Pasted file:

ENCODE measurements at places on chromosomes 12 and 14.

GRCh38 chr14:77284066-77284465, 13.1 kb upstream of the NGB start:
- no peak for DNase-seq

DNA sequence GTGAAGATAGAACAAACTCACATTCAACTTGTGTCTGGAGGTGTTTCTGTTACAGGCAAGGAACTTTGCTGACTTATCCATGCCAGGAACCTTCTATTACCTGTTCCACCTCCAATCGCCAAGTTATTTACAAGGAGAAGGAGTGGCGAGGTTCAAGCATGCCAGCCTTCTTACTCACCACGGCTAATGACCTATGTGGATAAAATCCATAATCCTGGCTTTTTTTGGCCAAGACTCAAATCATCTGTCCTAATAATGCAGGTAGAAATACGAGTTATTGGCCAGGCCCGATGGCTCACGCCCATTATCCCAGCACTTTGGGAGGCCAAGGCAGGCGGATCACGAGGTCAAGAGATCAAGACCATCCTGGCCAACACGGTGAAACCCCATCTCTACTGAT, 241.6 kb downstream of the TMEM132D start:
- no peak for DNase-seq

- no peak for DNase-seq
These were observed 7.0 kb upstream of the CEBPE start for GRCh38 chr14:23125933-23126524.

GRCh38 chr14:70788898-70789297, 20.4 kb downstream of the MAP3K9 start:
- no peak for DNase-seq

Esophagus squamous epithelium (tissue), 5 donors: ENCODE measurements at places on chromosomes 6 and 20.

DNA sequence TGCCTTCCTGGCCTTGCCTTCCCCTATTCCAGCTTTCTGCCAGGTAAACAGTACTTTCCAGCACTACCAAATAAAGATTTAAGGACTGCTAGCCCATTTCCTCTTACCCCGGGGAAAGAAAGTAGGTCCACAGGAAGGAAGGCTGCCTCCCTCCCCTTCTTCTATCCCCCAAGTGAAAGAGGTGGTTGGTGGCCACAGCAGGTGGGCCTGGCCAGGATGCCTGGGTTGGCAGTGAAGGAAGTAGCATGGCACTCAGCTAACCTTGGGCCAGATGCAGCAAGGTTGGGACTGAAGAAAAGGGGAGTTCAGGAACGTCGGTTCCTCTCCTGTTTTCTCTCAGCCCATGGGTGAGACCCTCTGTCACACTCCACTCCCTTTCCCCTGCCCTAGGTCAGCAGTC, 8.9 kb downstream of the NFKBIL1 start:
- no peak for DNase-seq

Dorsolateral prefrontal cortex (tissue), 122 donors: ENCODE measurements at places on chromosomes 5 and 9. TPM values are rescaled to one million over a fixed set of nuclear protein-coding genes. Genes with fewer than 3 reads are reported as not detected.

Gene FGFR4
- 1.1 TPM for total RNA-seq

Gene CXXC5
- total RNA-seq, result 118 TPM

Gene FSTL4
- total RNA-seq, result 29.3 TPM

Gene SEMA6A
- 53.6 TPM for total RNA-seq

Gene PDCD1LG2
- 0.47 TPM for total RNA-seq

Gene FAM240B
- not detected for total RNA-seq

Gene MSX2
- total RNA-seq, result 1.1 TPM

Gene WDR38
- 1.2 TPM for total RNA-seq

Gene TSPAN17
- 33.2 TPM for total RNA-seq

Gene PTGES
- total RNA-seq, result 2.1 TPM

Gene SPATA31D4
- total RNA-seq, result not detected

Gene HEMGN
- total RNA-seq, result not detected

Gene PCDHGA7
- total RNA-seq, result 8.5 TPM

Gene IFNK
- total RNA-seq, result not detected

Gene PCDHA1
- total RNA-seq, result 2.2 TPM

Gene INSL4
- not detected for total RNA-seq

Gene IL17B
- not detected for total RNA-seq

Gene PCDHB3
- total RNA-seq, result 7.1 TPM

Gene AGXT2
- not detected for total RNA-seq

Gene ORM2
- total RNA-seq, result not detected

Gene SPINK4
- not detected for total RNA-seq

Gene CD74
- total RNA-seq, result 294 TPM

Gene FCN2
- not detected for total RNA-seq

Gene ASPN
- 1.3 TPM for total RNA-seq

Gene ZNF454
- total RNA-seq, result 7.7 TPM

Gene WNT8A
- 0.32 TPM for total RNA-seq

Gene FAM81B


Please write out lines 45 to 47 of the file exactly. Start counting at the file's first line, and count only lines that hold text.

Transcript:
- not detected for total RNA-seq

Gene IL17B
- not detected for total RNA-seq